There is a negation at the point of the observer caught in the unsolvable nexus of flight and negation. On the one hand, "this city's ´syntax,' use, mode d'emploi, continue to escape me" (333). On the other, the ideal of invisibility has announced its true colors. It is no longer a question of appearing or not appearing but of both at the same time: the Italian homosexual's ideal "is to force the other to express his desire, without showing any himself" (362). Meaningfulness is not merely a game of the author but an effect of the text produced. Thus one finds that the Journal romain has turned itself into a text that resembles the contradictory discourse of Rome itself, endlessly fragmentary and autoreflexive but never integrally whole. Even the author's own reading of his novel seems to reflect this as he realizes that his writing experience in Rome is not the closure of his two-volume historical novel, but the imperfect openness, meaningfulness without meaning, of his Roman columns:

"This afternoon I finished writing Roman furieux. Good, something done. But when I've had to reread certain passages recently, they sometimes seemed to me to be presentable and other times mediocre or worse. . . . My opinion depended on the time of day, my mood, the light, my tiredness, and on the kind of reader I imagined in my stead." (415)

So the truth of Camus's literature depends not on the permanence of past text but on the absent point, the negativity that has come to replace the Baedekers, the Spartacus, Stendhal, or Camus's own texts, fictions, and being.

The final strength of Camus's Journal romain is that it provides the reader with a new version of intertextuality in the world of the maps, guides, and endless texts on both the ruins and monuments of Rome: the function of the intertext is to disappear and enable an absence. It is only then that a new text can come in its stead. It is no wonder then, that in the book published after Journal romain and Roman furieux, entitled Elegies pour quelques-uns, which, not coincidentally, is made up of earlier texts only now put together, edited, done, and redone, the author finally notes the absence: "books always refer to other books, absent; words to other sentences; illusions to other hopes, and blanks on a page to other silences, other dreams; misunderstandings, to God" (EPQ 80).

It remains to be seen how the documenter of Tricks, who is also the author of Journal romain, builds on this new-found but frightening negativity. For the moment, the most recent publication does not show that Camus has conquered this negativity. In Esthétique de la solitude, he seems to be branching out into new territory: that of the writer alone with his thoughts. Since sexual and social dimensions are almost completely absent, there are fewer cavils than before. Alone with his thoughts, he is less of a renaudeur (ES 218), more of a meditator. Camus without sex is something new; one can only wait to see where this new chastity leads.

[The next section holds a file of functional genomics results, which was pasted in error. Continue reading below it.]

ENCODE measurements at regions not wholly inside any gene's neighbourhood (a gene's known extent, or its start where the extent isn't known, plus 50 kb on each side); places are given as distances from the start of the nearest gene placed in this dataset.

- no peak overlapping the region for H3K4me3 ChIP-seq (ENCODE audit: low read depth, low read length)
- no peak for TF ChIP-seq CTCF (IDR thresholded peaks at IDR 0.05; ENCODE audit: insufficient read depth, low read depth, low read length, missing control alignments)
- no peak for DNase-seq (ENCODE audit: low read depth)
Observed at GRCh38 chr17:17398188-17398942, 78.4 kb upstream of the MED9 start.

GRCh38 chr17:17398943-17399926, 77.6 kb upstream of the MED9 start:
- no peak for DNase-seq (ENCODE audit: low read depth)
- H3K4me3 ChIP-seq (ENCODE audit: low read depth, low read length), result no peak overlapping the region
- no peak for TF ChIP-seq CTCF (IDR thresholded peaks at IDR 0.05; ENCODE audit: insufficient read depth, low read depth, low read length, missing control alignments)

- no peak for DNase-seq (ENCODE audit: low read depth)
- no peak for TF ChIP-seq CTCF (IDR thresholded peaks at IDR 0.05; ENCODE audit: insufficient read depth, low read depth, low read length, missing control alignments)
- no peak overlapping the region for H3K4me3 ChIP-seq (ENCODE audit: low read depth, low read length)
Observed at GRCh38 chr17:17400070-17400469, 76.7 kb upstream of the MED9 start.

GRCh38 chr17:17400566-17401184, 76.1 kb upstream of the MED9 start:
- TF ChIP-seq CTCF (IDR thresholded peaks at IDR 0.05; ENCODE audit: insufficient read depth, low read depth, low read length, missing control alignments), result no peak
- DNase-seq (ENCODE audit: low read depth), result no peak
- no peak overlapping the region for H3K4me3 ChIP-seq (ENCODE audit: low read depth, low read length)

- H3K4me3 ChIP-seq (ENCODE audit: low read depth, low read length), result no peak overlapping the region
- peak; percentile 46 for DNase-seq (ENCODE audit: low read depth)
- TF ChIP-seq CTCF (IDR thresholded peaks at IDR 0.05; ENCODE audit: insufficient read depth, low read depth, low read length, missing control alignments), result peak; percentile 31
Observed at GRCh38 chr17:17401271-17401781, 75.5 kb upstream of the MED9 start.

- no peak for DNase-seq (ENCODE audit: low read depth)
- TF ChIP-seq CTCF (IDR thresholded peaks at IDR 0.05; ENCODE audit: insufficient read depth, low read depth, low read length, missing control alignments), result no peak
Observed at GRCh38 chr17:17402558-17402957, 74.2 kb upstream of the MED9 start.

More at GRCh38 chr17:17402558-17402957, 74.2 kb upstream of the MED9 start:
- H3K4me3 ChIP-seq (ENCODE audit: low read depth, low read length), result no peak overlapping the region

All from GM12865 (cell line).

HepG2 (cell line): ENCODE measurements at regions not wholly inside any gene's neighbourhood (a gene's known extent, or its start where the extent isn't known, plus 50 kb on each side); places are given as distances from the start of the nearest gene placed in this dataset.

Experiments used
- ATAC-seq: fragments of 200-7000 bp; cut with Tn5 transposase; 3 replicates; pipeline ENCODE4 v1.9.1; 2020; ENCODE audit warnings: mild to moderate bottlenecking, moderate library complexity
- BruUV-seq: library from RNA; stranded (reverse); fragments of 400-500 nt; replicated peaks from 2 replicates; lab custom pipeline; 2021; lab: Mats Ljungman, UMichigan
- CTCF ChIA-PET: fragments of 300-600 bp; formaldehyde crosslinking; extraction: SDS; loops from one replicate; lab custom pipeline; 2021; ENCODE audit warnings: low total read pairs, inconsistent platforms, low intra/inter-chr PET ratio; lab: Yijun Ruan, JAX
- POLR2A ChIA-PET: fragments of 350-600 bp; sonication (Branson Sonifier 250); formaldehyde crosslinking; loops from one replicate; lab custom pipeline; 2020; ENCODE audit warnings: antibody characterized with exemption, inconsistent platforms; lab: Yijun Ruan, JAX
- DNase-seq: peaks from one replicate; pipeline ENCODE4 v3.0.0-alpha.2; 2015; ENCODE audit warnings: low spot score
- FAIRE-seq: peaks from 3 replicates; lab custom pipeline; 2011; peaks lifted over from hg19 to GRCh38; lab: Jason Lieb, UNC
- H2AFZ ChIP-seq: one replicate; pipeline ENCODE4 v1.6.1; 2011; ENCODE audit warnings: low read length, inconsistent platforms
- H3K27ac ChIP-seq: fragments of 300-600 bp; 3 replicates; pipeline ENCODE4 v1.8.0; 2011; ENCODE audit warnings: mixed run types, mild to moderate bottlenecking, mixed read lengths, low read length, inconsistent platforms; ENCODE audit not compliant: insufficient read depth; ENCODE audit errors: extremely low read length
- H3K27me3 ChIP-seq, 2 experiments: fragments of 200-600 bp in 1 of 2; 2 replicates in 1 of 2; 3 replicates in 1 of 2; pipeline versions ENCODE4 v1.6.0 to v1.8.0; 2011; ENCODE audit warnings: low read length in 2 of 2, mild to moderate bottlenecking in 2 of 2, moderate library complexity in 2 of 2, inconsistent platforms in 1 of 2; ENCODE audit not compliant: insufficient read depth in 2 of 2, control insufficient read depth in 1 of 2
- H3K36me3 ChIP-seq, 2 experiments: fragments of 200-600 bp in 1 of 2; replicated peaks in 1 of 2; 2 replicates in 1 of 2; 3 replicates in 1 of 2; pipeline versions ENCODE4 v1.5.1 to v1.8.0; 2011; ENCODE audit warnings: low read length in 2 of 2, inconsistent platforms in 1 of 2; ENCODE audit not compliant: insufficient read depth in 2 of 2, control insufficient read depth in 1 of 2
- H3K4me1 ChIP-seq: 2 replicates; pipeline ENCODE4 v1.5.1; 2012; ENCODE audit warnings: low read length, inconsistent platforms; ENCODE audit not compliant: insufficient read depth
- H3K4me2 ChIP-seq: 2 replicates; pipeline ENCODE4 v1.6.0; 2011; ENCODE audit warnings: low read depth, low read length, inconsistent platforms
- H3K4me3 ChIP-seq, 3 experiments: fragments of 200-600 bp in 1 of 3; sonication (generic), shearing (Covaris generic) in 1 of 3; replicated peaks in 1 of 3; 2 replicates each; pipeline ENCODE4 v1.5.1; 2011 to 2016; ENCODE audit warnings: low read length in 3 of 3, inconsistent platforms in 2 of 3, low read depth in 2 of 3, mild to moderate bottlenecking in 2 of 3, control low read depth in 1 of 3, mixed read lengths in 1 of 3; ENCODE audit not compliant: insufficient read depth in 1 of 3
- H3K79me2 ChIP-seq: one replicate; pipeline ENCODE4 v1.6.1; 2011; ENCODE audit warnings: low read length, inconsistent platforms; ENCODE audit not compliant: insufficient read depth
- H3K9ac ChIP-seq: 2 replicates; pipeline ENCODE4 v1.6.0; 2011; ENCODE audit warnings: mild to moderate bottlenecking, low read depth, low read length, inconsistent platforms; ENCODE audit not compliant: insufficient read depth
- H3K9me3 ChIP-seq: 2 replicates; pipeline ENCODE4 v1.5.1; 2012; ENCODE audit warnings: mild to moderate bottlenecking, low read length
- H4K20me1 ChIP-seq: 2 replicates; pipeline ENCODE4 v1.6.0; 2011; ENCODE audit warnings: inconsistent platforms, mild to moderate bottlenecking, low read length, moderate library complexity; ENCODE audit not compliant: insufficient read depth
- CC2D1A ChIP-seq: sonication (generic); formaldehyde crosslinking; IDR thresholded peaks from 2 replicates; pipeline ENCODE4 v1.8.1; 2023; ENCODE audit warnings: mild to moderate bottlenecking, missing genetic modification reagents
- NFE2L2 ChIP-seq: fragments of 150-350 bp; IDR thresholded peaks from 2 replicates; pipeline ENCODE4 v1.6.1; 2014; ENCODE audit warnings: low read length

University of South Alabama


The following abbreviations are used for Renaud Camus's works.

BVP Buena Vista Park. Paris: Hachette, P.O.L., 1980.

CA Chroniques achriennes. Paris: P.O.L., 1984.

EPQ Elégies pour quelques-uns. Paris: P.O.L., 1988.

ES Esthétique de la solitude. Paris: P.O.L., 1990.

JR Journal romain. Paris: P.O.L., 1987.

NA Notes achriennes. Paris: Hachette/P.O.L., 1982.

NMT Notes sur les manières du temps. Paris: P.O.L., 1985.

RF Roman furieux. Paris: P.O.L., 1987.

RR Roman roi. Paris: P.O.L., 1983.


1. In Histoire de la sexualité, 3 vols. (Paris, Gallimard, 1976-84), Michel Foucault makes the point that throughout the past 150 years or so, the quantity of discourse on sexuality has increased enormously, a fact that allowed for "the solidification and implantation of a whole set of sexual disparities" (1:71). But the power of scientificity and categorization that Foucault touts instead of the repression of sexuality (and I think Foucault may willfully be confusing discourse with behavior) is still anathema to Renaud Camus, who prefers the non-separation of Deleuze and Guattari's desiring machines to Foucault's classification of sexual disparities.

2. Camus's choice of the very heterosexual Stendhal is indicative of the way Camus refuses to divide the world into separate but equal (or unequal) sexual realms.

3. Roland Barthes, La Chambre claire. Paris: Cahiers du Cinéma (Gallimard Seuil), 1980. Pp. 48ff.

4. The comparison is perhaps not the best, since the Rosine of The Barber of Seville thinks nothing of the sort and seeks love with Lindoro, whom she believes to be a poor student; she also seeks freedom from an abusive system. Adele in Die Fledermaus might have been a better comparison.

5. I am giving the opposition a somewhat different definition than that provided by Ross Chambers in his article "Meaning and Meaningfulness," in his book of the same name. Chambers writes: ". . . the meaning which is the product of a text's semantic and formal structures is not identifiable with the meaningfulness the same text derives from its being apprehended in a context" (Lexington, Ky.: French Forum, 1979, p. 135).

6. Camus varies the "author's names" of his books; thus Roman furieux is by "Jean-Renaud Camus" and Roman roi is by "Renaud Camus."